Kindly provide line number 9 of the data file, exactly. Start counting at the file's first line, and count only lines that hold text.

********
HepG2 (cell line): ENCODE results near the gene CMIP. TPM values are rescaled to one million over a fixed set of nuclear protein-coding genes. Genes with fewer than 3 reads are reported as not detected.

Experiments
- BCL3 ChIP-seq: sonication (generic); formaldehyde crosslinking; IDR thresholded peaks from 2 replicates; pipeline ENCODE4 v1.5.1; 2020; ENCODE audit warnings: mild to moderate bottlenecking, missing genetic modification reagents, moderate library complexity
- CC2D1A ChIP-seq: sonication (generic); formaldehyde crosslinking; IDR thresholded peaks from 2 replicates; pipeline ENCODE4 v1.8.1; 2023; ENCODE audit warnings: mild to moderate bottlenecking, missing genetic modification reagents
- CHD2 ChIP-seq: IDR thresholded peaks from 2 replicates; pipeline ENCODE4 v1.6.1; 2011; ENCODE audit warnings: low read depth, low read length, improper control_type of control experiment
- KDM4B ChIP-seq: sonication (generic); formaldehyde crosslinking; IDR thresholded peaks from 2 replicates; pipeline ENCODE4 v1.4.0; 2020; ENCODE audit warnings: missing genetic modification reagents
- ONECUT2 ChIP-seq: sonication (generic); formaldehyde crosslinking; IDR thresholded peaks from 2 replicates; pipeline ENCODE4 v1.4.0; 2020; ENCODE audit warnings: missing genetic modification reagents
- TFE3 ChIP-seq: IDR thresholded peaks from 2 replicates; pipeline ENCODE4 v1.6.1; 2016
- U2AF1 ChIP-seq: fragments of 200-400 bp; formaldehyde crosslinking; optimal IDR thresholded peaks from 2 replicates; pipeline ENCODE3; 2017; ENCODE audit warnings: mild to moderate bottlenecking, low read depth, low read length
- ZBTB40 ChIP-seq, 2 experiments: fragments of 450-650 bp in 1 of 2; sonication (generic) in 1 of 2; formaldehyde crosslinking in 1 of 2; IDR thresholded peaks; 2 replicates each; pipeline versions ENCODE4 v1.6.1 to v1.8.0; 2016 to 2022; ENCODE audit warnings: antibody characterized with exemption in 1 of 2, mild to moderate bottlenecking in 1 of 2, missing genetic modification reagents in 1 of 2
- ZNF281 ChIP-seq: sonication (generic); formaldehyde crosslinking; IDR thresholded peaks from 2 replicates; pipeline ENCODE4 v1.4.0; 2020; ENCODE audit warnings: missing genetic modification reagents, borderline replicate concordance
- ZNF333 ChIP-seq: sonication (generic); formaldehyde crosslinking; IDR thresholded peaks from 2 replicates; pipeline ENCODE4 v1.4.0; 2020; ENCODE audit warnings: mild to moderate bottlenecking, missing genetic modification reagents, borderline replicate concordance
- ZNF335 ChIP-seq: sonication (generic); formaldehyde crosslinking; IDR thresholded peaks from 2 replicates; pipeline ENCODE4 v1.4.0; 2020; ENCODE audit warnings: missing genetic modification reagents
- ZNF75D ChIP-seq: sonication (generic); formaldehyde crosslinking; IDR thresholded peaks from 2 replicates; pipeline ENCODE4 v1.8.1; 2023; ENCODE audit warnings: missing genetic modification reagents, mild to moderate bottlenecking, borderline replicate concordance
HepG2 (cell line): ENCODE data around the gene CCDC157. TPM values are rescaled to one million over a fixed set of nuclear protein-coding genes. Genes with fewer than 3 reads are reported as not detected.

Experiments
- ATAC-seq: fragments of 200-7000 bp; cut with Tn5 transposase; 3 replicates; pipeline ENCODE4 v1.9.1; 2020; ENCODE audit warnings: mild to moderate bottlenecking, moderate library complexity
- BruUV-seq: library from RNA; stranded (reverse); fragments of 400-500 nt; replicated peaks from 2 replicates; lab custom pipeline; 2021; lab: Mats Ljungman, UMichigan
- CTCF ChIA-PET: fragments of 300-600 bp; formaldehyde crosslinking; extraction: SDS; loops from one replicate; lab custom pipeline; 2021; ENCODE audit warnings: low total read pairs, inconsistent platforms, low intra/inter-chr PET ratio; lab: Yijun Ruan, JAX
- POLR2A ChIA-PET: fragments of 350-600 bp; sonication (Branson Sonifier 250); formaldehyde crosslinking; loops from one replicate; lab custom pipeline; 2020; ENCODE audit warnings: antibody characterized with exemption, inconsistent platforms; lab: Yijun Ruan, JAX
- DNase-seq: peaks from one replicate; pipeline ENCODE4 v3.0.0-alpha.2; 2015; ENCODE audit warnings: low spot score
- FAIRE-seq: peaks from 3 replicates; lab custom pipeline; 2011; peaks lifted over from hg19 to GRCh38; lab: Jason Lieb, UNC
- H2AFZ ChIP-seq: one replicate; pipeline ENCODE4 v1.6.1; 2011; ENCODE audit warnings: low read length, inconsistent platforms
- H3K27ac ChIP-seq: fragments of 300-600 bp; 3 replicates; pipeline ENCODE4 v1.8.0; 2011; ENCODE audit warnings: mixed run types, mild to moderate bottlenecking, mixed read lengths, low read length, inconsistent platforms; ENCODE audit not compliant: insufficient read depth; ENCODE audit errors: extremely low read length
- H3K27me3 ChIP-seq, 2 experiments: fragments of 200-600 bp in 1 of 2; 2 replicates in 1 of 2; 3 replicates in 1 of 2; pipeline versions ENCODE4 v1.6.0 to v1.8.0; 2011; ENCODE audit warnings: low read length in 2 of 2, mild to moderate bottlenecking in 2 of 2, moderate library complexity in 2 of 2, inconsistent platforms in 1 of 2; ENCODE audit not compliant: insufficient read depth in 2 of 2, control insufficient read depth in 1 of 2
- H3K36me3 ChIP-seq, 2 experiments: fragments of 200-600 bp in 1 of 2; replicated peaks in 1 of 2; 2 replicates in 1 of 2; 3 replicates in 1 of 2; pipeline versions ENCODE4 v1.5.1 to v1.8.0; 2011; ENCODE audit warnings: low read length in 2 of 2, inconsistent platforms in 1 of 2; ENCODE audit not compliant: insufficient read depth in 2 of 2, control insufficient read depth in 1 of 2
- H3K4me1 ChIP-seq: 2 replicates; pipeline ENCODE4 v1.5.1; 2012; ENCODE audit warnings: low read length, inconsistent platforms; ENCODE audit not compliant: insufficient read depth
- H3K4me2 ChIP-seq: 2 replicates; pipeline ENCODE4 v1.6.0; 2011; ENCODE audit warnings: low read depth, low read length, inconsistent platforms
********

- U2AF1 ChIP-seq: fragments of 200-400 bp; formaldehyde crosslinking; optimal IDR thresholded peaks from 2 replicates; pipeline ENCODE3; 2017; ENCODE audit warnings: mild to moderate bottlenecking, low read depth, low read length